Lastly let’s not talk about the high rates of dysentery at 17,000 ft & the glacier airfield, because of fecal coliform poisoning.  This was because of non-existent safe sanitary practices.  Ranger Robinson also stated that the 20 & 30 year old climbers of today are much more environmentally sensitive than us baby boomers (so much for the Earth Day generation).

When Robinson started there were two rangers assigned to Talkeetna; one to manage climbing permits & one to address issues on the climbing route.  Obviously not enough Rangers!  Today there are nine Rangers in Talkeetna; & one of these Rangers & 4 volunteers (ie experienced mountaineers) are stationed at 14,200 feet for a month at a time.  They manage the constant stream of climbers during climbing season, & are stationed there for emergencies.  Then it was off to the Ranger Station to view the 17 minute movie on climbing Denali (excellent).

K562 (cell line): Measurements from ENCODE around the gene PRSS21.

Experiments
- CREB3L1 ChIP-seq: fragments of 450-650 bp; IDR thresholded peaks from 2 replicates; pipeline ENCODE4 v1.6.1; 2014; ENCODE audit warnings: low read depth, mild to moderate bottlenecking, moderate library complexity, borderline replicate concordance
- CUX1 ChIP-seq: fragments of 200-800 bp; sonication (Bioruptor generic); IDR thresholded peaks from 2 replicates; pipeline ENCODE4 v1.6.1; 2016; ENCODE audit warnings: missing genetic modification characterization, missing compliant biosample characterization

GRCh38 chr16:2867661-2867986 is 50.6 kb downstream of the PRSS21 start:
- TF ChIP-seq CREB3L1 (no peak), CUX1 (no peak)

Trivia – what is a Clean Mountain Can, & who invented it?

Corrie then went exploring the shops of Talkeetna, while Dan went back to the Museum to view their exhibits.  While Dan was standing in the museum parking lot a bush plane literally flew over Dan’s head, almost clipped parked cars, & landed on a grass airfield at the end of D Street.  Turns out this is the town’s airfield, & the pilot was practicing landings & take-offs.

We then got together at the Talkeetna Roadhouse for lunch/dinner.  Corrie had the mushroom quiche w/Hungarian mushroom soup, Dan had reindeer meatloaf slider w/reindeer chili – two thumbs up!

From Talkeetna we back tracked to Trapper Creek, AK.  There we explored Wal*Mikes, a roadside attraction we had passed on our earlier drive.  Later that evening while walking Gumbo we noted several fisherman at the Montana Creek next to the RV park.  From the adjacent walking bridge we could clearly could see big king salmon making the journey to their spawning grounds.  A very moving sight, too bad we no longer see this in the lower 48.  In the RV park we discovered we had 1G cell phone coverage.  This is ok for phone calls & texts, but forget any use of data!